Although mice, rats, and humans are very different in physical appearance, they are actually not too far apart in many genetic and metabolic processes. It may be surprising for those not involved in research to learn that about 95% of our genomes are the same as those of mice.
This means that humans and mice, as well as rats, can develop the same diseases, and our bodies tend to respond to those diseases using very similar mechanisms. This includes both diseases obtained through interactions with the environment or by being invaded by a virus or bacteria, as well as conditions that exist because of congenital or genetic conditions.
The Life and Reproductive Advantage
The typical laboratory mouse has a life span of about 2 to 3 years, and female mice have a gestation period of about 20 days, with an average of 6 to 8 young born each litter. With up to 10 litters born per year, that means one female alone can produce 80 mice, and those will also start to reproduce within the first year, leading to thousands of possible offspring within one year.
This is a positive advantage when testing genetic modifications, or when it is essential to test the long-term effects of using a specific pharmaceutical treatment. As mice are small, adapt well to humane laboratory housing and are also very easy to work with, they make a natural match for research.
The Specific Lines of Mice
With the extensive experience within laboratories in working with mice, particularly in genetic breeding programs, different lines of mice have evolved. There is a line of mice bred by Dr. Leonard Shultz to have a very specific ability to accept human cells without rejection. This makes this line of mice very important in studies of all types of human disease, including cancers.
There are lines of mice bred without any immune system capacity, allowing researchers to test medications and treatments without having the variable of the mouse’s own immune system response. Mice can also be bred to be genetically obese, have specific genetic mutations, or have specific genes that are shut down or simply not present. For specific types of research, there are mice that have altered glucose mechanisms, increased muscle growth, and even mice with fluorescent proteins.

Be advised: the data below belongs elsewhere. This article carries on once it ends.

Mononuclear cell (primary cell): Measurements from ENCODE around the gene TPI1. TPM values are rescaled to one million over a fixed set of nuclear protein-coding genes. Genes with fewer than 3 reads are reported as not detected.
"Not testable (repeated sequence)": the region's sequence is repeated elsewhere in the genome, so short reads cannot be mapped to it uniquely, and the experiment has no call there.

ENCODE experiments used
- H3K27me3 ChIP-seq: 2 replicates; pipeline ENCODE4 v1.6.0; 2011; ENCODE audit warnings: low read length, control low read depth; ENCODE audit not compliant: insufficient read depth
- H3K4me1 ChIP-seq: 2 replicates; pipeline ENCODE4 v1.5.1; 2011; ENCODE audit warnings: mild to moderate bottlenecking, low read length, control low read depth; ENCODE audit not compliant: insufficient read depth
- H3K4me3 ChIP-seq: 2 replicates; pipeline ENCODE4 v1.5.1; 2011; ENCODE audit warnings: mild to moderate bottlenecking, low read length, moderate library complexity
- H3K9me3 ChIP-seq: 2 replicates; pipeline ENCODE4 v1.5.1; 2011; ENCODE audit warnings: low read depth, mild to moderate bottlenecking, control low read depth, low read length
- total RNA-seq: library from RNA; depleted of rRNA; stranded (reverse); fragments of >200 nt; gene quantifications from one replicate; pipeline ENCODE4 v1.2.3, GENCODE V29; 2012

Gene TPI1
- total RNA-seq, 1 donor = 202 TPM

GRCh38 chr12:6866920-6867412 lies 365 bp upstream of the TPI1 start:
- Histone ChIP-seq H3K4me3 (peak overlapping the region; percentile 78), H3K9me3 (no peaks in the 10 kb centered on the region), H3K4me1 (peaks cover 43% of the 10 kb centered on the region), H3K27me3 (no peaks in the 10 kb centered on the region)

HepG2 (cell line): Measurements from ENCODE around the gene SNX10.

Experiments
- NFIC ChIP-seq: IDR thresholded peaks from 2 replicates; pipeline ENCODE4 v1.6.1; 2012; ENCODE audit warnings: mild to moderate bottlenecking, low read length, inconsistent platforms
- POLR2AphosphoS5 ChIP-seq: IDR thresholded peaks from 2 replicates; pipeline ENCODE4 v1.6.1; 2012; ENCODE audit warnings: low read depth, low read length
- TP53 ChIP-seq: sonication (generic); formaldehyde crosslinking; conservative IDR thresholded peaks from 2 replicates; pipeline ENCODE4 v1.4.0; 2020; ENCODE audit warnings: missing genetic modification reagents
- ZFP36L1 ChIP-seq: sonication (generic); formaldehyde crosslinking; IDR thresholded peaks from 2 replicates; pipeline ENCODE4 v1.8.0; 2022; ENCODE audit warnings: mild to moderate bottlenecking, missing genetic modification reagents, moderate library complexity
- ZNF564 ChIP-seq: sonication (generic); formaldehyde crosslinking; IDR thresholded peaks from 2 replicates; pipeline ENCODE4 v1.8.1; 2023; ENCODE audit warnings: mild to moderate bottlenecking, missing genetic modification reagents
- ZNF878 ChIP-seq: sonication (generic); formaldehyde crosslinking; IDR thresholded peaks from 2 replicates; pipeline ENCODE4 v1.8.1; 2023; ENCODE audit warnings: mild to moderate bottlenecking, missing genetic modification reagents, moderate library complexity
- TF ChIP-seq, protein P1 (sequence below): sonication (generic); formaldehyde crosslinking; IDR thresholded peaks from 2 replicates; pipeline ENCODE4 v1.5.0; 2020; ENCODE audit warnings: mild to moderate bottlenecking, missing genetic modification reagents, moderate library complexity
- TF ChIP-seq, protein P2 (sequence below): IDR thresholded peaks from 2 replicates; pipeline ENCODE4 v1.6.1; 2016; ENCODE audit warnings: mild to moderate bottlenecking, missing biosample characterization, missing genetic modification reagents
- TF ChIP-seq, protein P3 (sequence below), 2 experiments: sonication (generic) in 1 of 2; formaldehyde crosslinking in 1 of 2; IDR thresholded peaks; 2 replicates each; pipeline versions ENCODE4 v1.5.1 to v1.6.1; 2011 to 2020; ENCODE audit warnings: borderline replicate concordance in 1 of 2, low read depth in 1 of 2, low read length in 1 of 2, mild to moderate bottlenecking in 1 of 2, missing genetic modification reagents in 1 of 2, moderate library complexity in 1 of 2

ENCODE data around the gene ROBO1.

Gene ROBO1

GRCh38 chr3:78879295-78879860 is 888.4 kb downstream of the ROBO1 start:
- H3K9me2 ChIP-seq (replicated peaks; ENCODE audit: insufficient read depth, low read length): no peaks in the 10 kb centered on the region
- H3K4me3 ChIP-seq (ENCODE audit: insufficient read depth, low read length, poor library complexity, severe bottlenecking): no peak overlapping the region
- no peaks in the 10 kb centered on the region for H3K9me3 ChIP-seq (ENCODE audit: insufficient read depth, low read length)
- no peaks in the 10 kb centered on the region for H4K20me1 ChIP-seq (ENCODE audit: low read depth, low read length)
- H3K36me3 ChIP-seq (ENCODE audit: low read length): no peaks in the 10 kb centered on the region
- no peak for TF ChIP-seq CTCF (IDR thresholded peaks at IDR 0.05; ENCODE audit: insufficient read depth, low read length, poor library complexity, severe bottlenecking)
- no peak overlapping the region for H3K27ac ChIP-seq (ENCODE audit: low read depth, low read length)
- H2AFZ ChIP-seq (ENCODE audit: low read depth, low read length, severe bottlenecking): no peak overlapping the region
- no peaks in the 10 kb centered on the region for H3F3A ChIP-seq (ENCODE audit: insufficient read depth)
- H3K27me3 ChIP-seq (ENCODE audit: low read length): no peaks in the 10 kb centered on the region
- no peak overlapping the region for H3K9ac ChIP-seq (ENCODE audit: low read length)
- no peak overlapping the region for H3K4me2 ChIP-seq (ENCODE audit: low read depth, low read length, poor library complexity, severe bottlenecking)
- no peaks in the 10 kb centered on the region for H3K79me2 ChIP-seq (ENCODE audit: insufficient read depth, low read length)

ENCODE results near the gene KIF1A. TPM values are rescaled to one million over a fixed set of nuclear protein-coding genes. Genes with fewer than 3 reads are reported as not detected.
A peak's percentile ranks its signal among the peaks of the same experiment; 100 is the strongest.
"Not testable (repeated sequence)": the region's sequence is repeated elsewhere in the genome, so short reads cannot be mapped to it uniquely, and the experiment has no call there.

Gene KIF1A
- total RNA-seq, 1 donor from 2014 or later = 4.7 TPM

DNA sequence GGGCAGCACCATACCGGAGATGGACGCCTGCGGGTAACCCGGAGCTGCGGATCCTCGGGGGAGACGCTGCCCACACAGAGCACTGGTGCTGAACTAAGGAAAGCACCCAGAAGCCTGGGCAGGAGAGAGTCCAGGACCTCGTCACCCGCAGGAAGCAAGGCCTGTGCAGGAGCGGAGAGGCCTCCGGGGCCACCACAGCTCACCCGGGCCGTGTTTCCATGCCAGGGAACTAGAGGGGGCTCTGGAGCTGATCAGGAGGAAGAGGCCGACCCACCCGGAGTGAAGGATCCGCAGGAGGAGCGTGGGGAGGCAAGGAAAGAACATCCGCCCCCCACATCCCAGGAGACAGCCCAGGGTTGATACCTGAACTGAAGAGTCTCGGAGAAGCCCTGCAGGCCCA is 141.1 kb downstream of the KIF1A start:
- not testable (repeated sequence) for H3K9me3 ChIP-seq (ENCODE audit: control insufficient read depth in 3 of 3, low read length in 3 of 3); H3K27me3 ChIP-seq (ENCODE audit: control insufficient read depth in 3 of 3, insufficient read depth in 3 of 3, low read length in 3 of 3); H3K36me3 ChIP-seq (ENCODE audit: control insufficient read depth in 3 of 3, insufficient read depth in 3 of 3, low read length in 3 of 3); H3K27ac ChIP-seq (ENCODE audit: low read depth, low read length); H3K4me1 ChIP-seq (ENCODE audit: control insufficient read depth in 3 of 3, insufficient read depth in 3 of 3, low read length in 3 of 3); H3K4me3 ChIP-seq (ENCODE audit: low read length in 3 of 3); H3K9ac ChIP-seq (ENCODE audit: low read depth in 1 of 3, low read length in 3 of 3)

In fact, within different laboratories specializing in mouse breeding programs, there are thousands of specific breeding lines all which breed true for a given set of characteristics. This allows researchers to choose a mouse line or strain that meets the criteria for their research.
There are other animals besides mice and rats that could be used in laboratory and experimental procedures. However, the combination of a short lifespan, high reproductive rates and the low cost of caring for mice and rats makes them ideal for small and large scale studies.
Mice and rats, although often the cause of a lot of angst for people, are essential in assisting scientists in finding answers to some of the most problematic disease and conditions humans face. These small rodents are essential in research, and will continue to play a central role in determining the most effective detection, diagnosis, and treatment options for humans now and in the future.